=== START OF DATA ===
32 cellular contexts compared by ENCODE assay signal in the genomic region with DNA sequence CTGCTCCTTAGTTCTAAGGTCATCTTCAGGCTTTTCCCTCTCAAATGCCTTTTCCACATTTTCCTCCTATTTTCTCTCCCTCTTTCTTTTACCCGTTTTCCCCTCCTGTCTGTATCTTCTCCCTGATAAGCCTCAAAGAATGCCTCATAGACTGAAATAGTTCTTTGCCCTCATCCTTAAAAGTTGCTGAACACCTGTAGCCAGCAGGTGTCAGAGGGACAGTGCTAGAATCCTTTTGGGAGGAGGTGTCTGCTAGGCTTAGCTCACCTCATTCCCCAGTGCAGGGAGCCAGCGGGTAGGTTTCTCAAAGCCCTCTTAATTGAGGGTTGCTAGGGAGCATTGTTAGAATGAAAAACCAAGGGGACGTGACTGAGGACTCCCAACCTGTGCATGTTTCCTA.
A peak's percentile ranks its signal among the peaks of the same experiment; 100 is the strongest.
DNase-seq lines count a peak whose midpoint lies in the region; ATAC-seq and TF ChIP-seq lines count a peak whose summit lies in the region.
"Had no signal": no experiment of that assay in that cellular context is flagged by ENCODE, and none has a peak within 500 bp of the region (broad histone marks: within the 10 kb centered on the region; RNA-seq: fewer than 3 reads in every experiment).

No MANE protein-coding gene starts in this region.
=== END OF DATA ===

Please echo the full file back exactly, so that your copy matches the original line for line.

32 cellular contexts compared by ENCODE assay signal in the genomic region with DNA sequence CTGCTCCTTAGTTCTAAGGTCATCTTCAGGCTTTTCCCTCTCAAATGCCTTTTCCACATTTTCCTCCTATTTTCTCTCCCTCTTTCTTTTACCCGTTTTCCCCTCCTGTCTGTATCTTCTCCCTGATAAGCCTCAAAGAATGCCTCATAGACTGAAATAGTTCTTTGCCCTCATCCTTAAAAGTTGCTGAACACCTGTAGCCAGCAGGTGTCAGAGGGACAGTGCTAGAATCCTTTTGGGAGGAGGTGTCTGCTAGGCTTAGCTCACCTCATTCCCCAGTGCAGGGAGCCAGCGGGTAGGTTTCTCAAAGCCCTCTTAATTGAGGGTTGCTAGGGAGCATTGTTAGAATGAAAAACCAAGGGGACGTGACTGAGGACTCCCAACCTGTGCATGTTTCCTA.
A peak's percentile ranks its signal among the peaks of the same experiment; 100 is the strongest.
DNase-seq lines count a peak whose midpoint lies in the region; ATAC-seq and TF ChIP-seq lines count a peak whose summit lies in the region.
"Had no signal": no experiment of that assay in that cellular context is flagged by ENCODE, and none has a peak within 500 bp of the region (broad histone marks: within the 10 kb centered on the region; RNA-seq: fewer than 3 reads in every experiment).

No MANE protein-coding gene starts in this region.